Sea bound visitors

Fisheries biologist sheds light on why killer whales arrived in Gastineau Channel

Posted: Friday, March 04, 2011

A pod of orcas arrived last week in Gastineau Channel. The pod turned heads and stopped traffic around the lunch hour on Friday as they moved beneath the Douglas Bridge, swimming slowly along the shoreline and in and out of breakwaters during a low winter tide.

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Libby Sterling / Juneau Empire
Libby Sterling / Juneau Empire

Orca visits to Juneau’s urban areas are rare, though not exceptional. However, their reasons for visiting are often known only to whales themselves.

John Moran, a research fisheries biologist for the National Marine Fisheries Service at Auke Bay Laboratories, said he believes the pod entered the channel looking for harbor seals or sea lions. He thinks this gang was a transient one, based on their behavior and group size. Roughly six to eight whales made up the pod.

“Transients are usually in smaller groups,” he said. “(This pod) was within the range of being a transient pod.”

Resident groups typically consist of 10 or more mammals, with groups of 20 not uncommon.

Another way to distinguish residents from transients is by examining their behavior, the general shape of their dorsal fins and the coloration of their saddle patches, he said.

“Generally, transients have a more triangular dorsal fin. They move silently, compared to residents, who are often chatting away,” Moran said.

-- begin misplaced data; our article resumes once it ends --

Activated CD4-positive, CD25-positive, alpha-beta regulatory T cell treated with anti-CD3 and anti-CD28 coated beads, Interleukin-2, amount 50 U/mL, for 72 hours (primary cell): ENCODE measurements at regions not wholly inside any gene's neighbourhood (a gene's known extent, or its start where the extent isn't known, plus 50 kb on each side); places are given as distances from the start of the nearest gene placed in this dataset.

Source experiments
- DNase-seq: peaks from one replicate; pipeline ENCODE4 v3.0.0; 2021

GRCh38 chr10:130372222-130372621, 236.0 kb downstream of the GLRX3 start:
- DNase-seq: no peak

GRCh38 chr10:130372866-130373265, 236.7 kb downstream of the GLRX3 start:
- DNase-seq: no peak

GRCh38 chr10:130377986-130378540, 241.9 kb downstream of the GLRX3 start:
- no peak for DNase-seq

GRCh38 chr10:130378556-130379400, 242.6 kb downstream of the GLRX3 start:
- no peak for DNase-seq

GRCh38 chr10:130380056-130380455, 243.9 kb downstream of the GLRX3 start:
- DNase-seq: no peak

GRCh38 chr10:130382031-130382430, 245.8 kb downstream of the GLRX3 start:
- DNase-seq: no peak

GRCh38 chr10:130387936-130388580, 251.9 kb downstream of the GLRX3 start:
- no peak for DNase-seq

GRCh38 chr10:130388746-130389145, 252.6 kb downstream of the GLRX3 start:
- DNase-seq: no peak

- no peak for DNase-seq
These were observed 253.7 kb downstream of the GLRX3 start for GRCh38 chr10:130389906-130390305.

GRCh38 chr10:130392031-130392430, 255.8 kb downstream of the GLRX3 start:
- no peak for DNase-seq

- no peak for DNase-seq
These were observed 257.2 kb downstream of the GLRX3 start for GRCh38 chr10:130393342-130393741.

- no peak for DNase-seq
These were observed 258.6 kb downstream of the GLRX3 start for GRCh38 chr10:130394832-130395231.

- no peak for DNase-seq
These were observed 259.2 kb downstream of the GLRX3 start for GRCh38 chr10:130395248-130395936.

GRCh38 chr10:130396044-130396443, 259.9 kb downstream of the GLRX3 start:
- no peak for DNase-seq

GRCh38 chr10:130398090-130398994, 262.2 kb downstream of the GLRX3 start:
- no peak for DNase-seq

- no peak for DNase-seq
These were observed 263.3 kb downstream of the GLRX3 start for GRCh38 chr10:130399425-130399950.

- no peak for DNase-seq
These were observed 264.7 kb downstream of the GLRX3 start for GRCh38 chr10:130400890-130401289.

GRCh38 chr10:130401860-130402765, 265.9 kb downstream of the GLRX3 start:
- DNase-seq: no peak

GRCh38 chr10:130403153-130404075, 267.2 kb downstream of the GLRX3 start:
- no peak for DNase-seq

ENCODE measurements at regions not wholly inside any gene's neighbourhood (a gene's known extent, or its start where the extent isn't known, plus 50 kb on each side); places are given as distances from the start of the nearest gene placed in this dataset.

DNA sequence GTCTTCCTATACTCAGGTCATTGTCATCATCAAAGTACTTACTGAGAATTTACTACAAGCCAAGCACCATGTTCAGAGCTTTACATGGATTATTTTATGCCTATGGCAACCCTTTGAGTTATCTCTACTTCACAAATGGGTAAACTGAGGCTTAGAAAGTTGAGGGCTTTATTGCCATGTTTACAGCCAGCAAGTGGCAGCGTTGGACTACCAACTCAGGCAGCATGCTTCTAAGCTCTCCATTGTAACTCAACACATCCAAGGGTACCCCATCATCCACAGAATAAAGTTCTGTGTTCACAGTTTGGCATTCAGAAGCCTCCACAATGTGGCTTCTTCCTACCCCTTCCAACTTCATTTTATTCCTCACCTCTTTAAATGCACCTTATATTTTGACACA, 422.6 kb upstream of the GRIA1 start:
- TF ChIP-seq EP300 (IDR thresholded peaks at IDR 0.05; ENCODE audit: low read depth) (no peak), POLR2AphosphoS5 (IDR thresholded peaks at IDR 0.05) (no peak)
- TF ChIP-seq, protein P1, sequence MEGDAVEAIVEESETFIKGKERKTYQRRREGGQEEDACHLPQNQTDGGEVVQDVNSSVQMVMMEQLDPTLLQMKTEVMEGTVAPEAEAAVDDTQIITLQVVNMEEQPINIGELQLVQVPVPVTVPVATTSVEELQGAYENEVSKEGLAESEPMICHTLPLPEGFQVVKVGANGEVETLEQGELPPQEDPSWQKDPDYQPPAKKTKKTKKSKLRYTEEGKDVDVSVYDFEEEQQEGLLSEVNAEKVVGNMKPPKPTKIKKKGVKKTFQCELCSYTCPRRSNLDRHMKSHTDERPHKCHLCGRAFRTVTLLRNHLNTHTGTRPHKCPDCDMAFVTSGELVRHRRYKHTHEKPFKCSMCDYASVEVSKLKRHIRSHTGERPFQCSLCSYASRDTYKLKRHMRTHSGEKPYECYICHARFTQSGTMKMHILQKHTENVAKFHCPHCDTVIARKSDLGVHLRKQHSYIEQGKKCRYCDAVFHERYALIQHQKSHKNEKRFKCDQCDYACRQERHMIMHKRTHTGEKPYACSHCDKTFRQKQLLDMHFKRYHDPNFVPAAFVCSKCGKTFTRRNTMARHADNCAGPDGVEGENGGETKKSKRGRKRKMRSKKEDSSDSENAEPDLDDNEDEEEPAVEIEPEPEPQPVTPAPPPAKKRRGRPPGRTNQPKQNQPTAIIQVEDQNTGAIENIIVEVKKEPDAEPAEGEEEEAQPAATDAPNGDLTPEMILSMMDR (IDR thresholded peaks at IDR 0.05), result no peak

The saddle patch is the white or greyish area at the base of the dorsal fin. According to the book “Transients: Mammal-Hunting Killer Whales” by John Ford and Graeme Ellis, residents have saddle patches that may be either uniform in coloration or contain various amounts of black — the latter known as “open saddles.” In transients, the saddle patch is typically quite large compared to residents, and open saddles are not found.

While sightings of killer whales in Gastineau Channel happen only a few times a year, Moran said this year they’ve been notably active in Favorite Channel and Stephens Passage.

“They’ve been around a lot lately,” he said. “It seems we have a lot of killer whales this time of year. Maybe the (seal or sea lion) pups are getting bigger, and starting to wander a bit more. I was out on the water in the middle of January. There were residents and transients all over.”

Moran said he has noticed a common local route the transient pods will follow.

“They start out by Benjamin Island, where the sea lions are. And they’re there because there’s a large group of herring biomass out there. The sea lions eat those, then the killer whales eat the sea lions,” Moran said. “I see them come by Lena Point, then maybe go into Auke Bay. Harbor seals (another of their favorite foods) can be found near Deharts. Then I suspect they go around Douglas Island. There are usually seals by Dipac.”

The draw of Dipac could be one reason the group headed up the channel. Transients will sneak along the shoreline, and follow the contours in and out of small bays and narrow passages while in search of prey. The fact they timed their arrival with a low tide was just happenstance, Moran said.

Yet, speculation about this most recent visitation continues. Rumors of feeder kings in the area have been circulating around town.

That, Moran said, complicates things.

“Usually the resident groups are bigger. But, maybe a small group broke away,” he said.

Despite this possibility, Moran still believes the pod was a group of transients. He spotted two more transients passing Lena Point at 8 a.m. Thursday morning.

According to Ford and Ellis, transient killer whales can be found year-round in coastal waters, whereas residents show strong seasonality. They are most common in inshore waters from June through October, corresponding to the timing of salmon migration.

Regardless of what drew this particular pod into Juneau last week, one thing is for sure.

“It’s kinda neat that these big animals can be seen right out our front door,” Moran said.

• Contact Outdoors editor Abby Lowell at

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